We are creatures of need! We were gloriously made that way. It was not a fluke. The problem isn’t in the design, but in the places we seek to fulfill that design. We so often miss the beauty of our deep needs being met in an all-satisfying God. Contentment is hard!

I’ve especially learned this in ministry. I am so often thinking and asking myself, “Am I there yet?” There where? Why is There so important? If I do arrive There, will There not just become another place to strive toward the next time? There will always be here. Which begs the question, what then makes me content with being here? I love the way the apostle Paul answers this question.

Not that I am speaking of being in need, for I have learned in whatever situation I am to be content. I know how to be brought low, and I know how to abound. In any and every circumstance, I have learned the secret of facing plenty and hunger, abundance and need. I can do all things through him who strengthens me.
Phil. 4:11-13

My There is found in Christ always. Whether it be my next few seconds or my next few years, my There is found in Christ. We have a beautiful paradox of having already arrived in the finished work of Christ, which frees us to run with gladness and endurance while we’re Here (Forget the T), because Christ has already arrived. “The more my contentment is in circumstances and achievements, the more my joy will be hijacked by discontentment” – Adam Ramsey.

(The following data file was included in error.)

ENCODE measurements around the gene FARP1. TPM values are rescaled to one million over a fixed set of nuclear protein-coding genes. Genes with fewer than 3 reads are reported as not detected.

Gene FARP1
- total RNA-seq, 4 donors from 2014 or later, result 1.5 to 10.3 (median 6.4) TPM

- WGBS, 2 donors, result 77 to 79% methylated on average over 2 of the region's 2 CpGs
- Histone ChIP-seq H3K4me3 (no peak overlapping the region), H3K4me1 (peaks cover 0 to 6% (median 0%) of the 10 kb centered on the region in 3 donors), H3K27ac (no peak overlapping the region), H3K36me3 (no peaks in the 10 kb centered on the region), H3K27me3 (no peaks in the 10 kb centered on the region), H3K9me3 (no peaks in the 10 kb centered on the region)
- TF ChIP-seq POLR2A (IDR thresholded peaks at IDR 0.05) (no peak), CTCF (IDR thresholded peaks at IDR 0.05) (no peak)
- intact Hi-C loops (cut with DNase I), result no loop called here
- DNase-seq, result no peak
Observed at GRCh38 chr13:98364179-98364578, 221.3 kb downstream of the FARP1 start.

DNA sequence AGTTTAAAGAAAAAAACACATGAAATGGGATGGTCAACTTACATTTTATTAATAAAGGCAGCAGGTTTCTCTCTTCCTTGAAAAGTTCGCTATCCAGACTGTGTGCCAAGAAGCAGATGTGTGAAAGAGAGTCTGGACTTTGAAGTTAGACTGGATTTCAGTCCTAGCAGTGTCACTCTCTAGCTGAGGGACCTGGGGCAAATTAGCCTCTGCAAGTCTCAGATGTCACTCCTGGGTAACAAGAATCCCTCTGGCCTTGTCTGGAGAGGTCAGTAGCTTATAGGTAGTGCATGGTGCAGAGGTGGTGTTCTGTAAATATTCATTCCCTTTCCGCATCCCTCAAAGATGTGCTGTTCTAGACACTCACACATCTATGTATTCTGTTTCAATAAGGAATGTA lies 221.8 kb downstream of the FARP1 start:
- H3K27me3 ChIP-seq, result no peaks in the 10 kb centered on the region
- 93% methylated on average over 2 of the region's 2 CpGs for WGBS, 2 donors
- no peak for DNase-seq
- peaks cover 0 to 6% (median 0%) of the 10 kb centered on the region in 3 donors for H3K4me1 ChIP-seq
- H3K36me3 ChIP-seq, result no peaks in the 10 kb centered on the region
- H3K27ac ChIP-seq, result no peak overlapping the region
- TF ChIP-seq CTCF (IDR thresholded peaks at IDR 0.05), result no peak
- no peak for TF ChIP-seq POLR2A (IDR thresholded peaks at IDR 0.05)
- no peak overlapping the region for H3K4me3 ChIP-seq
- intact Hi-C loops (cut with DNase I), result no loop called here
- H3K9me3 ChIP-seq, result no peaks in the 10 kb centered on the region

See, Christ allows us Contentment for today, right Here. So rest in Christ and stop worrying so much about getting There.

Andrew Collins

Jacob Martin: The Absence of Brotherhood

Posted by in Brotherhood,Faith | December 9, 2013


Editor’s Note: Sometimes we don’t know what we have until it’s gone. This becomes abundantly clear when we lose the close friends that helped support us during difficult times in our lives. In Jacob’s case, he explains how much more difficult it is to be a high schooler, even with a group of surface-level friends, without the close bond of brotherhood, and the strength it provides. It’s also worth noting that, had it not been for Jacob’s dad being both observant and invested in his son’s life, Jacob may not have had the courage to admit to himself that he was struggling with feeling terribly alone. This ultimately allowed God to work through IRON and FIRE to pick up Jacob’s spirits and teach him a few things along the way. So thanks to Jacob and to his dad for always chasing the truth and for being faithful stewards of the relationships they have.

Brotherhood… I thought I knew how important it was; but that was back when I had it.

My name is Jacob Martin and I am a member of Jeff Knapp’s Sophomore squad; but since I transferred to Buford High School, after my freshman year at Lambert High School, I have not been able to attend the first semester of my group, due to football practice.